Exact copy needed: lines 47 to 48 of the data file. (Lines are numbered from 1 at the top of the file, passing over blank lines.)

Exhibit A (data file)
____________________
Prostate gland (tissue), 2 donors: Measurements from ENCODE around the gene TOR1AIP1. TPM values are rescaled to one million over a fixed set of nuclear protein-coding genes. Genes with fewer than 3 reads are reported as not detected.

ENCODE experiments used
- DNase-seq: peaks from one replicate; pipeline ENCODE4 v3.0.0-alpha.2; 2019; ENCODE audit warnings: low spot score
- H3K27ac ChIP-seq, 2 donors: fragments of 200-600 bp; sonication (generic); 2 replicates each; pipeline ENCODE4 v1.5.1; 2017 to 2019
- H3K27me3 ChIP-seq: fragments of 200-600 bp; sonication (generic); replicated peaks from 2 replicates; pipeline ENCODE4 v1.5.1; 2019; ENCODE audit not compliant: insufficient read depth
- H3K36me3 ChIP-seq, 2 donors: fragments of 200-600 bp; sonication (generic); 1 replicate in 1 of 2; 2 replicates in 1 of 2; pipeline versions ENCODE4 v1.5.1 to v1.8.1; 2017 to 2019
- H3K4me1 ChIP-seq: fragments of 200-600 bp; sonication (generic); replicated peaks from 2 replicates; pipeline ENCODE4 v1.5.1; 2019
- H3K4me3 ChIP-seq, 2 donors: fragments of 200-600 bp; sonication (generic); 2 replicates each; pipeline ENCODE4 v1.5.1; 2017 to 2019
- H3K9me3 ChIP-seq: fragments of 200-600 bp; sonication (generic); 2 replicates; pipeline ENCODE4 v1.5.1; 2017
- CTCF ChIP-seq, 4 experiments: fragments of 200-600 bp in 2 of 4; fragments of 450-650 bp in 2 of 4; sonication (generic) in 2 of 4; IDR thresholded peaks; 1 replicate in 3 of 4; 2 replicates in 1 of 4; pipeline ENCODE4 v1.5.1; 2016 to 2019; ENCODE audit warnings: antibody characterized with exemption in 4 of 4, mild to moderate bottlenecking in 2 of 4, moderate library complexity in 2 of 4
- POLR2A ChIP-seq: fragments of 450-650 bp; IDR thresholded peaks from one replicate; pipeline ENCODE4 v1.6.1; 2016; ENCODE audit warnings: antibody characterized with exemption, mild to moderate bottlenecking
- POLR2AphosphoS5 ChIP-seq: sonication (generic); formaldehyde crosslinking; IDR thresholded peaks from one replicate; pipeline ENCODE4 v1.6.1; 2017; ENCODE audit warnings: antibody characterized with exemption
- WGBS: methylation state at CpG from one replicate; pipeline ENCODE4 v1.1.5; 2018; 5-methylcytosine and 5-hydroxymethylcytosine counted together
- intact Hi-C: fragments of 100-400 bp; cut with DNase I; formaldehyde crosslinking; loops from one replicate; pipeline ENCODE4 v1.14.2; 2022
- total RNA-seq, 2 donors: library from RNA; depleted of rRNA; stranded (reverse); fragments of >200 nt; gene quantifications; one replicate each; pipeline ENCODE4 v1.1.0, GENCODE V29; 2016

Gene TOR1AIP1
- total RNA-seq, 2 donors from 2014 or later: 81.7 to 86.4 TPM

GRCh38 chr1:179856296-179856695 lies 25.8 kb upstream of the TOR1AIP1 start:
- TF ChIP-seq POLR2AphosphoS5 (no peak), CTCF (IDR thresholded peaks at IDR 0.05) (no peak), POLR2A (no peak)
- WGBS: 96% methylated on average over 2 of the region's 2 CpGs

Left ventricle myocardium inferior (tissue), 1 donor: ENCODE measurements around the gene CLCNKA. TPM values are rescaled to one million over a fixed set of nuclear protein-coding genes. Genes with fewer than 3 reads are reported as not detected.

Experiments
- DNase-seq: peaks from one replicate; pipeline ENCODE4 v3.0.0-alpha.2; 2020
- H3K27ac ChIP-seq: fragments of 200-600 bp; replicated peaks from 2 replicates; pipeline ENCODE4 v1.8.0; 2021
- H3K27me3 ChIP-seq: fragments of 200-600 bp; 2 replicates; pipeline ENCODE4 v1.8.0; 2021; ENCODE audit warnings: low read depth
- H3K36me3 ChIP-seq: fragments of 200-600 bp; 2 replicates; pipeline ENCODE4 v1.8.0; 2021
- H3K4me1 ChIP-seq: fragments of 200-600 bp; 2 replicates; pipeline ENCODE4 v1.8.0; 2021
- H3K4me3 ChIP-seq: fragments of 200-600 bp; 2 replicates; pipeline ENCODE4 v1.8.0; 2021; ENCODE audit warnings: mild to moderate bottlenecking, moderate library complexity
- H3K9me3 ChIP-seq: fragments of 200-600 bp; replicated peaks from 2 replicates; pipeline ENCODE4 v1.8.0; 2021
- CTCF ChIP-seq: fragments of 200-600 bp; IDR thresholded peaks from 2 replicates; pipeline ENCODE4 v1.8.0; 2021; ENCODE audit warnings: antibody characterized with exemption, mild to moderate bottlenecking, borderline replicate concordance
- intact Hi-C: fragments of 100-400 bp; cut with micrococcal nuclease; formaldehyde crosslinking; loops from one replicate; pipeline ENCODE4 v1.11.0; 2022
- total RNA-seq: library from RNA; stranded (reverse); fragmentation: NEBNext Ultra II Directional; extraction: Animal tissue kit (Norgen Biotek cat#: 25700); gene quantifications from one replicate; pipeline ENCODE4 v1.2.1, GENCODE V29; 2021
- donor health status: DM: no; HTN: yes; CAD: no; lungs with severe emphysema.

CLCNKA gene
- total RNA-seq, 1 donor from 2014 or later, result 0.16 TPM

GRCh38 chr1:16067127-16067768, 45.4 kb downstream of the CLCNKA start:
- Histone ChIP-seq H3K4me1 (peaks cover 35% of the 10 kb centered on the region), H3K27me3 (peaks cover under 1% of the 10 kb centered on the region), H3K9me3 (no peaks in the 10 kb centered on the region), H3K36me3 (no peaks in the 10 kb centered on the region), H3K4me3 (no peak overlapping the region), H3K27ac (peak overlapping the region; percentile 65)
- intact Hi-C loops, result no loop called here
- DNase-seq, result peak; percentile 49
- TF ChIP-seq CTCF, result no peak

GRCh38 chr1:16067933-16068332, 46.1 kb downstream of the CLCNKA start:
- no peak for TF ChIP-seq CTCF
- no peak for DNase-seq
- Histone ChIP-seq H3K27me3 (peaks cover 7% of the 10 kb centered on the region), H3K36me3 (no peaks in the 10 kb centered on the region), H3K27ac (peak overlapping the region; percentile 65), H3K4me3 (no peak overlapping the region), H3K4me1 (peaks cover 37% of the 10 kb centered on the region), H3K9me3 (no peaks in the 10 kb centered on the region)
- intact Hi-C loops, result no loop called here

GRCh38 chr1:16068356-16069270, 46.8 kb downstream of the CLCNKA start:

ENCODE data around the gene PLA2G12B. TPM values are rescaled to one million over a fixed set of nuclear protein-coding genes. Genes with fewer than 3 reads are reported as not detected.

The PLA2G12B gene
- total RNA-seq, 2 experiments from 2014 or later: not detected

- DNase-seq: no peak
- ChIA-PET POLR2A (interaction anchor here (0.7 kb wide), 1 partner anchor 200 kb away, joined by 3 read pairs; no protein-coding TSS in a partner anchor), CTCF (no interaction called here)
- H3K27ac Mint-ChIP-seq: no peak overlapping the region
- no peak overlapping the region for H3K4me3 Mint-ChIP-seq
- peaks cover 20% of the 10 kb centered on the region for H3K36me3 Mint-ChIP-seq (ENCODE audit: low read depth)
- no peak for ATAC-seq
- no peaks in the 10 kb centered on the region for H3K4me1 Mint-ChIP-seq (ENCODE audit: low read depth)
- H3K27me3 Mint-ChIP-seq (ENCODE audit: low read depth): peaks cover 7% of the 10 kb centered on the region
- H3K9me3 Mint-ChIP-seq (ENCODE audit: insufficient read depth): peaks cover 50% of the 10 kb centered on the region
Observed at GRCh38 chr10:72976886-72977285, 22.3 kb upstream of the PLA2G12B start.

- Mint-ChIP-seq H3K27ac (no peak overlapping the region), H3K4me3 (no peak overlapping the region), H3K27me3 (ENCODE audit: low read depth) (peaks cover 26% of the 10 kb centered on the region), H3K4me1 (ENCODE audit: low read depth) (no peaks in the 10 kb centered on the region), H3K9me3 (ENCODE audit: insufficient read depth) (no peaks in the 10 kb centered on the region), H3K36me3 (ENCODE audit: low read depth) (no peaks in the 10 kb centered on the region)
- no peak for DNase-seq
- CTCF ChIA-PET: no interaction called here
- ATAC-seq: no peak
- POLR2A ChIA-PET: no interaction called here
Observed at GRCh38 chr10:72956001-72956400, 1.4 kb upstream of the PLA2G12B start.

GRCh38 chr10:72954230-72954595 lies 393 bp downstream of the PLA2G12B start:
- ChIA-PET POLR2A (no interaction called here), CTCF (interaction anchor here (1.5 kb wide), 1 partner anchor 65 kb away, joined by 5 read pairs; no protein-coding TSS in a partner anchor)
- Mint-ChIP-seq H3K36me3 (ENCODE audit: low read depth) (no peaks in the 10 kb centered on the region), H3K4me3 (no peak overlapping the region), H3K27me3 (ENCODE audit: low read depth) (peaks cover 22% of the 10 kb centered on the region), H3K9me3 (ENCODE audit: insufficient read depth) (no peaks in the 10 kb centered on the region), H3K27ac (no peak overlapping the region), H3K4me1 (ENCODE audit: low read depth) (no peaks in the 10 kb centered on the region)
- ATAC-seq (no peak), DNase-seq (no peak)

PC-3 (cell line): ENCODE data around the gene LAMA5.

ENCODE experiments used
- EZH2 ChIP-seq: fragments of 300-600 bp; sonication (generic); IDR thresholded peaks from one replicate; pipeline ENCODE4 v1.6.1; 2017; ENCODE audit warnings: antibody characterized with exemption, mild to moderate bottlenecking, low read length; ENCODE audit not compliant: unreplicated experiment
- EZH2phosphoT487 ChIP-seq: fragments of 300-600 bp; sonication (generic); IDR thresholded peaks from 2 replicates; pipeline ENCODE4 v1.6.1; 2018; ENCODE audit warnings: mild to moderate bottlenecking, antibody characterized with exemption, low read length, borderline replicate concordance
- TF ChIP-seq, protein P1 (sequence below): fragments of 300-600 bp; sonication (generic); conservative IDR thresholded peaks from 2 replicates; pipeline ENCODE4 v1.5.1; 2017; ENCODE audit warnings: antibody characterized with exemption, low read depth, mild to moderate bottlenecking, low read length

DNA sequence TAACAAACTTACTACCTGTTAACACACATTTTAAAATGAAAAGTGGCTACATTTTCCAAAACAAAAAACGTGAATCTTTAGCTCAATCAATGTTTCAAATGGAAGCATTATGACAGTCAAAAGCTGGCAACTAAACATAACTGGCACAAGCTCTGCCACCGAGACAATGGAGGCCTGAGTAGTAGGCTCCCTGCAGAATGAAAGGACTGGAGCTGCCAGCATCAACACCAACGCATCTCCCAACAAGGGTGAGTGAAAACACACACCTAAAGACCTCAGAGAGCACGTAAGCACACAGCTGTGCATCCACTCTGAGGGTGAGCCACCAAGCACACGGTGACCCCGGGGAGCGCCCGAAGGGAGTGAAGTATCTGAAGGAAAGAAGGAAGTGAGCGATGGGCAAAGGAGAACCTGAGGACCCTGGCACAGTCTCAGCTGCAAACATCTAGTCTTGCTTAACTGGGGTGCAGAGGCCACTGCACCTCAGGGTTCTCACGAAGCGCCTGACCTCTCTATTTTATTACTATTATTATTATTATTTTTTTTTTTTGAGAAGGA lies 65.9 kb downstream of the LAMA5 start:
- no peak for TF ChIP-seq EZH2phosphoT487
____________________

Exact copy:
ENCODE data around the gene PLA2G12B. TPM values are rescaled to one million over a fixed set of nuclear protein-coding genes. Genes with fewer than 3 reads are reported as not detected.

The PLA2G12B gene